Converting Commodore Files to PC Format
By Dick Estel

Some of you reading this are probably like me – you don’t use your Commodore anymore, having moved on to a Windows PC. Some don’t even have Commodore equipment any longer. 

What you DO have are some disks of text files that you created with Speedscript, The Write Stuff or some other Commodore word processor. These may be a diary of your trip to the Grand Canyon, a stab at the Great American Novel, or just records, letters, and the other typical stuff we do on the computer. Whatever it is, you’d like to be able to read it and print it out again.

That’s where Big Blue Reader comes to the rescue. This commercial program runs on the C64 or C128, and converts Commodore files to PC format and vice versa. Of course, “runs on the C64” means you either need to have your old classic in working shape, or know someone who does. 

BBR is relatively simple to use, and all required entries and actions are indicated on screen, with one important exception. 
The program requires a 1571, 1581 or comparable third party drive, and let’s face it, you’re probably not using a PC that has any place to stick a 5.25” disk, so a 3.5” drive is a necessity. The first step is to choose the appropriate drive In/Out settings, and to select the correct format for each drive (CBM or PC). For example, I usually convert from a 1571 with CBM files to PC format on a 1581. Next you must load the directory, and choose the desired files, all guided by on-screen prompts. Once you’ve done this, you’re at a loss if you don’t have documentation or a friend who knows the secret – press the up arrow key (next to Restore) to launch the conversions. 

You’re given the choice of keeping the original file names or entering them yourself. Here’s where things get tricky. I always choose the original name option, but the program was written in the old days of eight character DOS file names with a three character extension (e.g. DIARY98.TXT). No matter what the file name is, the program will select the first eight characters (eliminating spaces and any characters that are not alpha or numeric). Since Commodore users were used to using 16-character file names, you often find yourself with duplicate names, so you have to enter an alternative name. 

For example, names such as SUMMER TRIP 1, SUMMER TRIP 2, would both be converted TO SUMMERTR, and you would have to rename the second and subsequent duplicates. I just delete the last character and add a number (e.g. SUMMERT2). I also add the .TXT extension since it makes it easier to use the files on the PC. 

The program operates in computer memory only (no disk access other than loading the files), so if there are a lot of files or large files, it will load as many as possible, do the conversion, then load the next batch until the job is completed. 

Big Blue Reader includes several utilities, the most useful of which is the ability to format a 3.5” disk for the PC. Since the 1581 drive requires 800K disks, this is very useful. I’ve found that my newer PC does not want to format a disk at less than 1.2Mb, which is not recognized in the 1581.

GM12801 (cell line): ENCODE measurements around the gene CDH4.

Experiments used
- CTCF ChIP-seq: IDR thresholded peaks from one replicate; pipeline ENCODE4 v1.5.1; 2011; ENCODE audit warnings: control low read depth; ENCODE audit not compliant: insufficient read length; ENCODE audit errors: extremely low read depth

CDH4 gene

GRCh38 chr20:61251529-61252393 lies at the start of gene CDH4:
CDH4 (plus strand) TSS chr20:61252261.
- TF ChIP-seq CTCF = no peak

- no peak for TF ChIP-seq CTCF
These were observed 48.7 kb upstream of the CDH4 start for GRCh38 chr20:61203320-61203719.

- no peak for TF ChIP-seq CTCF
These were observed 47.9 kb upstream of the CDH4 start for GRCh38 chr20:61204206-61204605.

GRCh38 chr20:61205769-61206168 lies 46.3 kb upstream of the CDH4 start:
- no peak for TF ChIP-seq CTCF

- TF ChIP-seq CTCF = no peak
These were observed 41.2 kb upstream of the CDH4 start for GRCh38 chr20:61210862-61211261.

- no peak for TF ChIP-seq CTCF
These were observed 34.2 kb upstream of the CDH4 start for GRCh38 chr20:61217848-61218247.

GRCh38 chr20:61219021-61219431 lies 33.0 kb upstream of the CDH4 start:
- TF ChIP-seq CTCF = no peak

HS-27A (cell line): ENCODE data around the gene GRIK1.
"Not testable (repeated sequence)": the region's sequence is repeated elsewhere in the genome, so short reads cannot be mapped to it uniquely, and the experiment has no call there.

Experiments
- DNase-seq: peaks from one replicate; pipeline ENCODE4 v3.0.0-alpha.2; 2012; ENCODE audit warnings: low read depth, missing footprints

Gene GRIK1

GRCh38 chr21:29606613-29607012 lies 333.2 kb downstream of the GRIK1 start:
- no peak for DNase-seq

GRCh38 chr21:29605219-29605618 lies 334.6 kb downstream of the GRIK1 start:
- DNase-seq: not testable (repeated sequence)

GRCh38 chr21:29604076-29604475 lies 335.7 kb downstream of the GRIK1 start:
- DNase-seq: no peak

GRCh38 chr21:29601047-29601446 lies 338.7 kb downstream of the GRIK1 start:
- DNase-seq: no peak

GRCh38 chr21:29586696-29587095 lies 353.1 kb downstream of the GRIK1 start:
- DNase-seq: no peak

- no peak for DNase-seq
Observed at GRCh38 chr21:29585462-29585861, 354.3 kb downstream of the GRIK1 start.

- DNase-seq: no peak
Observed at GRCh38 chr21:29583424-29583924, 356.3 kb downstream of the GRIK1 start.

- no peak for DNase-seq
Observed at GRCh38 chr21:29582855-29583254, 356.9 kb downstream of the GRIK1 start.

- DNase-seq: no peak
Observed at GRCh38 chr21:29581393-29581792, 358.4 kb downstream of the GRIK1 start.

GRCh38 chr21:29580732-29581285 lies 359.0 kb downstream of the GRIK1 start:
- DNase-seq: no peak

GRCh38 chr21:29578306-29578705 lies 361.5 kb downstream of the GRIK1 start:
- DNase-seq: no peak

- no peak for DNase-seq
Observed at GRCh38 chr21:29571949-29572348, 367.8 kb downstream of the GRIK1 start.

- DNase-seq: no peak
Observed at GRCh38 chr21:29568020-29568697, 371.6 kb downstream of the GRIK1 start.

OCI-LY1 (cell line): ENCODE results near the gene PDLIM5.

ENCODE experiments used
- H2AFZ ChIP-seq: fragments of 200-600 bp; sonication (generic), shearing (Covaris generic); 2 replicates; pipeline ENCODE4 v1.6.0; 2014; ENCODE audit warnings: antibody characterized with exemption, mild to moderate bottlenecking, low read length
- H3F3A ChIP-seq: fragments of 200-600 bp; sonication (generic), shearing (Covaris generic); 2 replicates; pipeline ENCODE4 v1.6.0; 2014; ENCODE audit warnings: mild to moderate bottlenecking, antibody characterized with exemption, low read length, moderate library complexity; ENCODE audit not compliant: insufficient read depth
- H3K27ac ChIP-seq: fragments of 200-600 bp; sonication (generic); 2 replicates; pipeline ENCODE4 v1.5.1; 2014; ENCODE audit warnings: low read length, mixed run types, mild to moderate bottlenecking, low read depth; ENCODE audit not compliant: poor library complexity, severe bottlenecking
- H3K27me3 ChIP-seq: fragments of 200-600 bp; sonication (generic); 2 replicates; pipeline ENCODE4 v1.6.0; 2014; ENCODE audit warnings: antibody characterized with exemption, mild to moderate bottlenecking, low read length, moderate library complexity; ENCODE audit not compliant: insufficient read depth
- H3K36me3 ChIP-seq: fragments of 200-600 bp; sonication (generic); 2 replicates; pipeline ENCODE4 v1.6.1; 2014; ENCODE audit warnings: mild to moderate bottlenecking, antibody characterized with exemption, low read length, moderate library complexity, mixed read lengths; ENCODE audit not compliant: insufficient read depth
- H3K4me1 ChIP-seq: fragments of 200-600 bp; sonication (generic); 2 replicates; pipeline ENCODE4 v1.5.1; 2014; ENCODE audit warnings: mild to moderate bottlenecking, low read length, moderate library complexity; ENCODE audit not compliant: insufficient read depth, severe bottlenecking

A number of options are available when converting. When the program boots, you can choose “screen code” as the source. This is helpful with The Write Stuff, Speedscript, and other Commodore word processors that save files in this format. During conversion, you can choose to have the files changed to standard ASCII, which is the normal format for text files. 

If you are converting non-text files, then you answer “no” to this question. This lets you convert any kind of file, but the end use of such files is limited. You can’t convert PacMan and expect to run it on a PC. Instead, this option is intended to allow you to upload or download Commodore files via the PC. 

Big Blue Reader is no longer supported by its creator, but you can probably find used copies (possibly without documentation). There is also a free public domain program, Little Red Reader, that performs the same tasks. I’ve never used it, so I don’t know if it’s as functional as BBR, but it IS an option. 

(The Fresno Commodore User Group offers file conversion service at a nominal cost; for details log on to In addition, we’ll be happy to provide answers and advice via Email to


David “Lord Ronin” Mohr – a Tribute  

by Robert Bernardo

(In lieu of a memorial service for Dave Mohr, I wrote the following.) 


“Ow!  Dave, you're making me laugh too much.”

 Dave looked at me, grinning at the discomfort I was having.  He kept at it, telling me joke after joke, and I continued laughing and holding my chest, the physical pain very real.  He knew what he was doing; he was lifting my spirits after a tumultuous 36 hours for me.  Car packed full of Commodore and Amiga items, I had arrived in Portland that Tuesday in 2007 for MossyCon 3, the little Commodore event Dave put on every spring break.  That Tuesday night, an ambulance hauled me away to the nearest hospital emergency room for chest pains which I later found out was pericarditis (post-viral inflammation of the pericardium – the protective sac around the heart).  I missed MossyCon on Wednesday, me being still stuck in the emergency room, my only visitors being Andrew Wiskow and Jeremy L..  Later that afternoon I was released, and the next day, after a worried Jeri Ellsworth treated me to lunch, I drove out to Dave's place in Astoria . The chest was starting to hurt again at 4:30 on the road, and I downed three ibuprofens, according to the wishes of the doctors.  By the time, I reached Dave's place at 6, the pains had just subsided... until Dave started me laughing and laughing.